Ordinary Hours. Karen Enns. Brick Books. London, Ontario. 2014.
Last August Today's book of poetry thoroughly enjoyed Karen Enns' first book That Other Beauty. You can see that blog here: http://michaeldennhttp://michaeldennispoet.blogspot.ca/2013/08/that-other-beauty-karen-enns.htmlispoet.blogspot.ca/2013/08/that-other-beauty-karen-enns.html
Now we happily suggest to you that Enns' second book Ordinary Hours fulfills all promises made.
Nothing is happening.
Rachmaninoff plays in the other room
but there is nothing here. No heavy veils lifting,
no burning cities or collapsing kingdoms.
No one is drinking wine and talking politics.
There are no communists in sight, high priests
or seers, prophets or angels, no dark horses
taking to the hills. Not a train in view
or bicycle, no bells or chimes,
the light is simply window light.
There is no moon, no path
to take you through the underbrush,
through rain or sleet to clearings and wide vistas
or a glimpse of lemon trees against a low stone wall.
No one comes carrying a package,
an orphaned child or green apples in their arms.
There are no hands at the window, no doves
or nightingales perched on the eaves,
no blooming trellises or dusted flagstone walks.
There are no tin roofs from which to see
the domes of cathedrals or the sea.
No rivers, nomads or sacred bulls.
The walls are white.
The floor is made of wood.
There is absence, not emptiness,
and something close to echo.
Enns is obvious. She writes with such unveiled honesty and unfettered purpose that you barely notice the vice grip her reasonable voice employs.
Reading Enns is a sublime pleasure. Like hard candy, a succulent.
Maybe she knew what she was doing
following him to the bunker
like she did.
Maybe the girl who hung from fence posts
making faces for the camera,
who water-skied and danced,
who took pleasure in hats
and swimming and shoes,
wasn't as simple
as they thought.
Maybe she knew
the way we know sometimes.
A solid wall comes down,
locking into place something not yet said,
not even thought,
That low whirring in the inner ear,
the wolf ear,
It's all in here. The secrets to knowing the universe, what Eva thought going into that bunker before she didn't think anymore.
There are several unnaturally large sunflowers directly outside the Today's book of poetry offices. It is late September and the bees on the sunflowers are slow in the cooler air. They walk across the faces of the big flowers like little old men with arthritic hips. Karen Enns' poems know these things, and more.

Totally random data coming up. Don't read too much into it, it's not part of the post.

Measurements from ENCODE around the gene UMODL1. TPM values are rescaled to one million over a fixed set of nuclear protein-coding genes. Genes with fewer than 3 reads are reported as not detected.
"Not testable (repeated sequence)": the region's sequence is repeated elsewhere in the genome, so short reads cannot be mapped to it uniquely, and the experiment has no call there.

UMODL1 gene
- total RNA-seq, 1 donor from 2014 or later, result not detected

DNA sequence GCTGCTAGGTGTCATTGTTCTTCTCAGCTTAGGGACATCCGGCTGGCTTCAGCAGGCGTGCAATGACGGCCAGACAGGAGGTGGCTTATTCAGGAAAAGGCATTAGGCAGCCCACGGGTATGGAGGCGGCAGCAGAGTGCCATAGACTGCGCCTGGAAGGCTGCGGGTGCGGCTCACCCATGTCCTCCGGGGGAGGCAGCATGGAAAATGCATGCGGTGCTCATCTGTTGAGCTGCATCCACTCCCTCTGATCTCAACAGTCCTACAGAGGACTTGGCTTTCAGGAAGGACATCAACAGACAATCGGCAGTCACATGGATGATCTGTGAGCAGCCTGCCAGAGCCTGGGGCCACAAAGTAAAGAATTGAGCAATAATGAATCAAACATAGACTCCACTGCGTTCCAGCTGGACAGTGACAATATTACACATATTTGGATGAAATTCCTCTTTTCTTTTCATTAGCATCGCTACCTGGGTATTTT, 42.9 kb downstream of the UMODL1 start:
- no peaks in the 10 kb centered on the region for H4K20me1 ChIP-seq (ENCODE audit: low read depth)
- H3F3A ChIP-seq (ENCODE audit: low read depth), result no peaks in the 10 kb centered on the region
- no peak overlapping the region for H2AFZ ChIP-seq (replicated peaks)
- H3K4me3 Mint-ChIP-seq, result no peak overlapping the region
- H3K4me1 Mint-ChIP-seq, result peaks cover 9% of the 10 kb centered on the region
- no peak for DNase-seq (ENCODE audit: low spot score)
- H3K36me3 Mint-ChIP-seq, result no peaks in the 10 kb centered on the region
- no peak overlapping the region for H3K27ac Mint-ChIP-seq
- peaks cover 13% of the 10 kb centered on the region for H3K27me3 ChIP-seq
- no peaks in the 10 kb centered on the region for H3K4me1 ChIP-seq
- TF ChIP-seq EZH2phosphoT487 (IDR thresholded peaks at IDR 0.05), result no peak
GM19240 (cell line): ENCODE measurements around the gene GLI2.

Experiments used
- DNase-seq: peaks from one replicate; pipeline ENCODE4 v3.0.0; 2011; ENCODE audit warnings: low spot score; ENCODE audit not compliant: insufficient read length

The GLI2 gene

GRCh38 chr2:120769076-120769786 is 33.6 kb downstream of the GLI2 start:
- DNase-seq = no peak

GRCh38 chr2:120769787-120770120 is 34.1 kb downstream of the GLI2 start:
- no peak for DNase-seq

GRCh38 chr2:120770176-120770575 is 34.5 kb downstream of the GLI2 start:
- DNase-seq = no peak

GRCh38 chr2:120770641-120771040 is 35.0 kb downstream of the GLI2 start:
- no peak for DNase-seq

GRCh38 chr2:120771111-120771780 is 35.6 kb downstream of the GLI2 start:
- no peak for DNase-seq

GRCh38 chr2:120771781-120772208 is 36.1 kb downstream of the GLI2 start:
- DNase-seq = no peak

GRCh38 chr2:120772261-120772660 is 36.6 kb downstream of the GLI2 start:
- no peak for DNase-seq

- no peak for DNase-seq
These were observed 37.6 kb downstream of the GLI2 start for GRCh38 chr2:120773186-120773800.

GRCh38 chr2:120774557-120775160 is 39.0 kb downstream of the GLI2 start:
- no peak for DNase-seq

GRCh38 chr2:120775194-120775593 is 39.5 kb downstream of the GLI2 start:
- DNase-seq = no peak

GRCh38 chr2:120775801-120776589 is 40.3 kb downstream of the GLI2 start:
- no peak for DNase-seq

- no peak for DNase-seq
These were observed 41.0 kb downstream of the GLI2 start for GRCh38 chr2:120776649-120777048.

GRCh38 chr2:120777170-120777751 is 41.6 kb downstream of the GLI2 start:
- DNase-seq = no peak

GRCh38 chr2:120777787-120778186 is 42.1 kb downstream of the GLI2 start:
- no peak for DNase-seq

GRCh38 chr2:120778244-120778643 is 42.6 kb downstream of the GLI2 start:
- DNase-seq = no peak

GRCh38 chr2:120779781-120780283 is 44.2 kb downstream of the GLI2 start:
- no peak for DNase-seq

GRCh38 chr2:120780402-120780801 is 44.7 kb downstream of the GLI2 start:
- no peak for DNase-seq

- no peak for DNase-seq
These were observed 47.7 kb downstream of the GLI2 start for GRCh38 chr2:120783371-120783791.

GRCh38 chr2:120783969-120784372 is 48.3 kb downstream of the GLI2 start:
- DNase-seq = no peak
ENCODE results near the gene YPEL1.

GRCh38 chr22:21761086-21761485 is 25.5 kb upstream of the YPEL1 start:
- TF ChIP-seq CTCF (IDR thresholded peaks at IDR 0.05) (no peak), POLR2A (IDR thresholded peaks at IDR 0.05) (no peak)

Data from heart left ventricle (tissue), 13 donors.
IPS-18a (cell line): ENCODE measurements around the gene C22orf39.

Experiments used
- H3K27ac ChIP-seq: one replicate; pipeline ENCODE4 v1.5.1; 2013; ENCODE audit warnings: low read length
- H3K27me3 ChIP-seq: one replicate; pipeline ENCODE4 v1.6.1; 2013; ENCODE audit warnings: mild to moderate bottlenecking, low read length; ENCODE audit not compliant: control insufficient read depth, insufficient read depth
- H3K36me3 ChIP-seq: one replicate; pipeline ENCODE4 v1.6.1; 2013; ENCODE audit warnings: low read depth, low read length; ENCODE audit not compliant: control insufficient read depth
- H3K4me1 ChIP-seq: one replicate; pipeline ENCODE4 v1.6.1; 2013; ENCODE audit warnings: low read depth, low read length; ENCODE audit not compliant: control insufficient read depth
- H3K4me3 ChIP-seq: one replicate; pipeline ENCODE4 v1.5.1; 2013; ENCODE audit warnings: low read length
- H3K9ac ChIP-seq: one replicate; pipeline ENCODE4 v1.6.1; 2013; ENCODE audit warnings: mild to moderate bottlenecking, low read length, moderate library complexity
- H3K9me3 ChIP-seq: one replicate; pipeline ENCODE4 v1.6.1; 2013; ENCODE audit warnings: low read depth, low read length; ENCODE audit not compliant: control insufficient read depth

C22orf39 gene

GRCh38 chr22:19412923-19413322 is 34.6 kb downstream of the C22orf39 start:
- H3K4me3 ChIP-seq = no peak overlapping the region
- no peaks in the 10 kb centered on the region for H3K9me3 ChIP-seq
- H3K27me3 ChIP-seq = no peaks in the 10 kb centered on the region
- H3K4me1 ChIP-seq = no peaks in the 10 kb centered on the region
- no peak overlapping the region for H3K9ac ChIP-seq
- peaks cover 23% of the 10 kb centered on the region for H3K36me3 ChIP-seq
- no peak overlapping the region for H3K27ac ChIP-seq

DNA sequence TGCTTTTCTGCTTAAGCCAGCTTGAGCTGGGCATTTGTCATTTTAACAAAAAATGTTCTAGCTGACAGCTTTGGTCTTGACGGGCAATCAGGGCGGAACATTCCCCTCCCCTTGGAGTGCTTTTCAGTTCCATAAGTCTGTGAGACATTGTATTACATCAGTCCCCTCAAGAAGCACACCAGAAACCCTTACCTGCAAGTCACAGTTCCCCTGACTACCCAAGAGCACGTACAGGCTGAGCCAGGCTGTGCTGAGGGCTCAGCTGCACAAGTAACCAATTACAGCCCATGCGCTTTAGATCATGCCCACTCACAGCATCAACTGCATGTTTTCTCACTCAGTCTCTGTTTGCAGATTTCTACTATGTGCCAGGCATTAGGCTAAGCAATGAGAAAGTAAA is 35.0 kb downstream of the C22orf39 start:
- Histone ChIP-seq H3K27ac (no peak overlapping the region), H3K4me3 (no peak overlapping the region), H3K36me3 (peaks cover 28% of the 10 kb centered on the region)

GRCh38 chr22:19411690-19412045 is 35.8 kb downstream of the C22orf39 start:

Whether Enns is riffing on farm implements or the murder of a farmer by a hired hand, Polish culture and crystal or the precise nature of beauty, this is a voice I will strain my ears to listen to.
In the Waiting Room
The man who walks out into the day and the city
isn't you, but there is something in his shoulders,
in the way he holds his back
as if he's lived with reticence and dream
too many years, that reminds me
of your slenderness,
and I wonder, sitting here,
if someone ever watched you walk
from shadow into light, years ago,
someone seeing someone else in you,
And isn't this the finest bloom of loss?
the opening of recognition into all its other lives.
In an instant: resonance
reminding us of everything at once
I so like the poetry of Karen Enns. Ordinary Hours is no surprise. I told you all last year that this woman was the bomb and I was right. She still is and I still am.
ABOUT THE AUTHOR
Karen Enns grew up in a Mennonite farming community in southern Ontario. She currently lives and writes in Victoria, B.C., where she works as a private piano instructor. Her first book of poetry, That Other Beauty, was nominated for the Gerald Lampert Award.
"A patient, observant poet...Enns is most interested in life's peripheral moments, the things that vanish if you turn to look at them directly, like the light from distant stars."
-Quill and Quire
"Using unfussy language, Enns has a sumptuous knack for the visual and a stateliness of observation that allows for a slow, deep rhythm to be established across the poems..."
-Jury Citation, Gerald Lampert Memorial Award
Karen Enns reads from That Other Beauty